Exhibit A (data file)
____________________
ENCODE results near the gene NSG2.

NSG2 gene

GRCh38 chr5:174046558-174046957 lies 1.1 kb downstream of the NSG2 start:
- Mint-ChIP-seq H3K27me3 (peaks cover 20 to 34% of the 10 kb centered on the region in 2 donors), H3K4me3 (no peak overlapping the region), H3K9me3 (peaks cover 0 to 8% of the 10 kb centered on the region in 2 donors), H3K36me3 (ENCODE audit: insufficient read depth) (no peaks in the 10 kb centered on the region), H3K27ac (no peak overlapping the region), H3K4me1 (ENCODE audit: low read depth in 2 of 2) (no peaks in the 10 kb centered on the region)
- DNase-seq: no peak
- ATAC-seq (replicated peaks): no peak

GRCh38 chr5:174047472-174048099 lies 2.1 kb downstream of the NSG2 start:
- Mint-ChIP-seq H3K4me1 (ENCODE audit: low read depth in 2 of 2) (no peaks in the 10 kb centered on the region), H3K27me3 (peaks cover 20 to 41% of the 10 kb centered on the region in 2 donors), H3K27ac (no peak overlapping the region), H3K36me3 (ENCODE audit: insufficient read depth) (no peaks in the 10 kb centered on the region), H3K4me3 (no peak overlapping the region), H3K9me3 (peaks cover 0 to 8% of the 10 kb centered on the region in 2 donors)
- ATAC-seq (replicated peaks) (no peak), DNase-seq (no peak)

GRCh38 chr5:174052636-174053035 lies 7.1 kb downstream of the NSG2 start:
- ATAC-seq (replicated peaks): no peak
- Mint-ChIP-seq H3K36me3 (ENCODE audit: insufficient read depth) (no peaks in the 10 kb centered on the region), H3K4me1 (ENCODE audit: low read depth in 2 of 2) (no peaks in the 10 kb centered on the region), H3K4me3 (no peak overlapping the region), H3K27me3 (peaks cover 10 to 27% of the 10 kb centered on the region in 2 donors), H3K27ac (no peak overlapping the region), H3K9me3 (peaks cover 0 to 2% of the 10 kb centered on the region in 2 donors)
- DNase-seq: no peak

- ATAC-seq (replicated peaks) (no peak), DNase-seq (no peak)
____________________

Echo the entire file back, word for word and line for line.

ENCODE results near the gene NSG2.

NSG2 gene

GRCh38 chr5:174046558-174046957 lies 1.1 kb downstream of the NSG2 start:
- Mint-ChIP-seq H3K27me3 (peaks cover 20 to 34% of the 10 kb centered on the region in 2 donors), H3K4me3 (no peak overlapping the region), H3K9me3 (peaks cover 0 to 8% of the 10 kb centered on the region in 2 donors), H3K36me3 (ENCODE audit: insufficient read depth) (no peaks in the 10 kb centered on the region), H3K27ac (no peak overlapping the region), H3K4me1 (ENCODE audit: low read depth in 2 of 2) (no peaks in the 10 kb centered on the region)
- DNase-seq: no peak
- ATAC-seq (replicated peaks): no peak

GRCh38 chr5:174047472-174048099 lies 2.1 kb downstream of the NSG2 start:
- Mint-ChIP-seq H3K4me1 (ENCODE audit: low read depth in 2 of 2) (no peaks in the 10 kb centered on the region), H3K27me3 (peaks cover 20 to 41% of the 10 kb centered on the region in 2 donors), H3K27ac (no peak overlapping the region), H3K36me3 (ENCODE audit: insufficient read depth) (no peaks in the 10 kb centered on the region), H3K4me3 (no peak overlapping the region), H3K9me3 (peaks cover 0 to 8% of the 10 kb centered on the region in 2 donors)
- ATAC-seq (replicated peaks) (no peak), DNase-seq (no peak)

GRCh38 chr5:174052636-174053035 lies 7.1 kb downstream of the NSG2 start:
- ATAC-seq (replicated peaks): no peak
- Mint-ChIP-seq H3K36me3 (ENCODE audit: insufficient read depth) (no peaks in the 10 kb centered on the region), H3K4me1 (ENCODE audit: low read depth in 2 of 2) (no peaks in the 10 kb centered on the region), H3K4me3 (no peak overlapping the region), H3K27me3 (peaks cover 10 to 27% of the 10 kb centered on the region in 2 donors), H3K27ac (no peak overlapping the region), H3K9me3 (peaks cover 0 to 2% of the 10 kb centered on the region in 2 donors)
- DNase-seq: no peak

- ATAC-seq (replicated peaks) (no peak), DNase-seq (no peak)